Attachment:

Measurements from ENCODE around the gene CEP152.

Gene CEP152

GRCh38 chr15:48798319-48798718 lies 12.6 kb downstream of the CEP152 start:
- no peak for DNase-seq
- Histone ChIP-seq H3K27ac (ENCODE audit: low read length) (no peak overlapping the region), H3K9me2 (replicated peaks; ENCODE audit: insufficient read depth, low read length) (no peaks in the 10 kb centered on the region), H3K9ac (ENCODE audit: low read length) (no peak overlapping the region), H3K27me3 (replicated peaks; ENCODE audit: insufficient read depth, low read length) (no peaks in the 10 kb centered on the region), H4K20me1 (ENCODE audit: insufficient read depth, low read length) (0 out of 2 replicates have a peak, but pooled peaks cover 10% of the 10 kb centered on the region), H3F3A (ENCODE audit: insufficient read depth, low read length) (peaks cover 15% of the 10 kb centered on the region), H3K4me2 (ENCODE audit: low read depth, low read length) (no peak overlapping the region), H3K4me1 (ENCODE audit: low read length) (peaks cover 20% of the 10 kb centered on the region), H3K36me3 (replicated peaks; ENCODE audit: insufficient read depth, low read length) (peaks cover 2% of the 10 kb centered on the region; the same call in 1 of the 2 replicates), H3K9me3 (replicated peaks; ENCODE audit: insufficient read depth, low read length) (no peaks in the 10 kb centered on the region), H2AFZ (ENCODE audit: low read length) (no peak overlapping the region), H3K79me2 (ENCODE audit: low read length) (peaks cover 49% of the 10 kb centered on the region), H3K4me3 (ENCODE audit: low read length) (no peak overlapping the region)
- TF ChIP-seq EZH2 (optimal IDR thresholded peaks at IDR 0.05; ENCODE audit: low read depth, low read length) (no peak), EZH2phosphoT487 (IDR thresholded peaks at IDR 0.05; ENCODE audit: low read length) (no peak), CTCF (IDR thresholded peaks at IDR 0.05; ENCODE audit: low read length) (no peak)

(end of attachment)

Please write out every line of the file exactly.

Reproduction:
Measurements from ENCODE around the gene CEP152.

Gene CEP152

GRCh38 chr15:48798319-48798718 lies 12.6 kb downstream of the CEP152 start:
- no peak for DNase-seq
- Histone ChIP-seq H3K27ac (ENCODE audit: low read length) (no peak overlapping the region), H3K9me2 (replicated peaks; ENCODE audit: insufficient read depth, low read length) (no peaks in the 10 kb centered on the region), H3K9ac (ENCODE audit: low read length) (no peak overlapping the region), H3K27me3 (replicated peaks; ENCODE audit: insufficient read depth, low read length) (no peaks in the 10 kb centered on the region), H4K20me1 (ENCODE audit: insufficient read depth, low read length) (0 out of 2 replicates have a peak, but pooled peaks cover 10% of the 10 kb centered on the region), H3F3A (ENCODE audit: insufficient read depth, low read length) (peaks cover 15% of the 10 kb centered on the region), H3K4me2 (ENCODE audit: low read depth, low read length) (no peak overlapping the region), H3K4me1 (ENCODE audit: low read length) (peaks cover 20% of the 10 kb centered on the region), H3K36me3 (replicated peaks; ENCODE audit: insufficient read depth, low read length) (peaks cover 2% of the 10 kb centered on the region; the same call in 1 of the 2 replicates), H3K9me3 (replicated peaks; ENCODE audit: insufficient read depth, low read length) (no peaks in the 10 kb centered on the region), H2AFZ (ENCODE audit: low read length) (no peak overlapping the region), H3K79me2 (ENCODE audit: low read length) (peaks cover 49% of the 10 kb centered on the region), H3K4me3 (ENCODE audit: low read length) (no peak overlapping the region)
- TF ChIP-seq EZH2 (optimal IDR thresholded peaks at IDR 0.05; ENCODE audit: low read depth, low read length) (no peak), EZH2phosphoT487 (IDR thresholded peaks at IDR 0.05; ENCODE audit: low read length) (no peak), CTCF (IDR thresholded peaks at IDR 0.05; ENCODE audit: low read length) (no peak)